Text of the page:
financial literacy

States: Our financial aid needs major overhaul

A new report notes that a handful of emerging paths may lead to greater financial aid impact

Although state financial aid programs can be powerful policy tools to defray the increasingly burdensome costs of college, many states’ financial aid programs are not in alignment with strategic postsecondary education policy goals, according to a new report from the Education Commission of the States (ECS).

The report, State Financial Aid: Applying redesign principles through state engagement, examines a variety of state-level projects intended to redesign state financial aid and shares lessons learned from those efforts.

During the past two years, ECS supported states as they developed more strategic approaches to financial aid policy design, notes author Sarah Pingel, Ed.D., a policy analyst in the Postsecondary and Workforce Development Institute at ECS. In 2014, states allocated $11.7 billion to financial aid programs that supported 4.5 million students. States that want to redesign their financial aid programs can apply for state technical assistance through the State Financial Aid Redesign Project.

State financial aid policy experts met to envision new financial aid programs that truly meet state and student needs. As the group proposed changes to current state financial aid policies, four redesign principles and lessons around those principles emerged.

(Next page: The four leading state financial aid principles)

1. Student-centered: Aid programs designed around students and their needs set students up for successful outcomes.

  • Some states offer financial aid programs for students who meet certain academic and/or financial criteria while in grades spanning from 6-10.
  • This approach is considered student-centered because the application process is simple and short, and students can form a college-going mindset when they receive earlier notification of aid eligibility.
  • States should pay attention to the financial criteria students must meet to qualify for early promise programs, including implementing a secondary income check in later high school years.

2. Goal-driven and data-informed: Aid programs should have a clearly defined and easily understood intent aligned with measurable state education and workforce goals.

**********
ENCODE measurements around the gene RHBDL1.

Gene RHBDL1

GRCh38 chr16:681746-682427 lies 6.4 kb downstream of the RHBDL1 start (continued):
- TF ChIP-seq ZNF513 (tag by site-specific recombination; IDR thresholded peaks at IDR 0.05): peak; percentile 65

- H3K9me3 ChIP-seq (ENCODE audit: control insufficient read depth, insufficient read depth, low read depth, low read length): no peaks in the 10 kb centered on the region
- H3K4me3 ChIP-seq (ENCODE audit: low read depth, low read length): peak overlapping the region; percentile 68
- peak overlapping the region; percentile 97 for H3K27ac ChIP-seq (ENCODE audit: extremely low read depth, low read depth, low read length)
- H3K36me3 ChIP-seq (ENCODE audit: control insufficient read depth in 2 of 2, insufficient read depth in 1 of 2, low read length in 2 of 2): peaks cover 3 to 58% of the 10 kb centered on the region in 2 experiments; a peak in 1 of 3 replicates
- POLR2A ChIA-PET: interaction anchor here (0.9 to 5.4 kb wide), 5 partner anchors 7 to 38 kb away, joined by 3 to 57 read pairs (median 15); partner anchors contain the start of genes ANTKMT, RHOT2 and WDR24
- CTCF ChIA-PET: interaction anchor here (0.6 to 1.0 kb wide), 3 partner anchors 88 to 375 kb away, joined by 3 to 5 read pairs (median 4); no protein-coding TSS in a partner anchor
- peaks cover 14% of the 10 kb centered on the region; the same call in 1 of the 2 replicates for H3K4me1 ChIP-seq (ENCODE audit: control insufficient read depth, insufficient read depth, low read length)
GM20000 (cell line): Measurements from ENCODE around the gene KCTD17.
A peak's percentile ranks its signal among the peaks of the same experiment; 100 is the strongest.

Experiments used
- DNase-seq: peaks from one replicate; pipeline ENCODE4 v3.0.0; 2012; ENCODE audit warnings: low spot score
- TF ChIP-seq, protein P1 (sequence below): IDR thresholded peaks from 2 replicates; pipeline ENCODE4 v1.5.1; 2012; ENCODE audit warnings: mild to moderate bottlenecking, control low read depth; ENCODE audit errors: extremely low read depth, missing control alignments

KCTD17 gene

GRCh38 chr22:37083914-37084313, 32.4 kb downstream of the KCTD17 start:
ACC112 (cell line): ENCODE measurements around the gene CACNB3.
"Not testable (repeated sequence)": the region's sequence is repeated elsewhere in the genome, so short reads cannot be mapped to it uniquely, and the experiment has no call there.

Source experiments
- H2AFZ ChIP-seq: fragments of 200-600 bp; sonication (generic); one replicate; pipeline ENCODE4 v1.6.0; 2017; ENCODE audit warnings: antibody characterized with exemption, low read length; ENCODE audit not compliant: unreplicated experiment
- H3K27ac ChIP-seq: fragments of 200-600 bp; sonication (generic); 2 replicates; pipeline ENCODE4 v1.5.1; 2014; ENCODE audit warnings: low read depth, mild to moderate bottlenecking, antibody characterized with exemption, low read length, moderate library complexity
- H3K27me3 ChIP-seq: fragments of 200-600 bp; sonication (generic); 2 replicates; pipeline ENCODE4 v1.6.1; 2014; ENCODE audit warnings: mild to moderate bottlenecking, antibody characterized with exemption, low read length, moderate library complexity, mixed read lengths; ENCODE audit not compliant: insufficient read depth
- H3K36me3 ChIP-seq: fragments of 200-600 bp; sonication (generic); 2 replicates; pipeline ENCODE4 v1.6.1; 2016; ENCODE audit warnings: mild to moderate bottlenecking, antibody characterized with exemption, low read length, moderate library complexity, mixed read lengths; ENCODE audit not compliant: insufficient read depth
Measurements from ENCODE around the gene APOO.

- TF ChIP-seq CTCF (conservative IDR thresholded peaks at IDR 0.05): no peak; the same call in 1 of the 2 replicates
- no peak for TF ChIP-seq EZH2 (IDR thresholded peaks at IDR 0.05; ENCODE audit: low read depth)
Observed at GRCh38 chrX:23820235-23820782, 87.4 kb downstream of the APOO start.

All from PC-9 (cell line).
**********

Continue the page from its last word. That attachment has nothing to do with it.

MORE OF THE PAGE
• A powerful, overarching goal should be in place to inform statewide financial aid policy development and maintenance.
  • Setting goals can be challenging due to the number of stakeholders in financial aid policy development and the number of related legislative proposals.
  • Stakeholder balance is an important part of the process.

3. Timely and flexible: Aid programs should provide financial support to students when it can have the greatest impact on enrollment and persistence decisions.

  • Typical state financial aid that is allocated in equal portions over each academic term is limited in timeliness and flexibility.
  • The free college movement could eliminate application and disbursement processes via a universal $0 tuition price.
  • A timely and flexible system of supporting college attendance may mirror a universal public high school experience: students elect to enroll and attend free of charge without filing forms related to their family’s financial situation.

4. Broadly inclusive: Aid programs need to respond to the diverse enrollment options available to students.

  • State leaders to examine their own notions of which institutional types should be eligible to participate in state aid programs, notions which may be based in opinion or preconceived ideas of institutional prestige or merit.
  • States are also encouraged to put students’ needs first in program design.
  • ECS encourages states to first identify a program goal, and then structure student-centered eligibility criteria that will bring a state closer to that goal.

Laura Ascione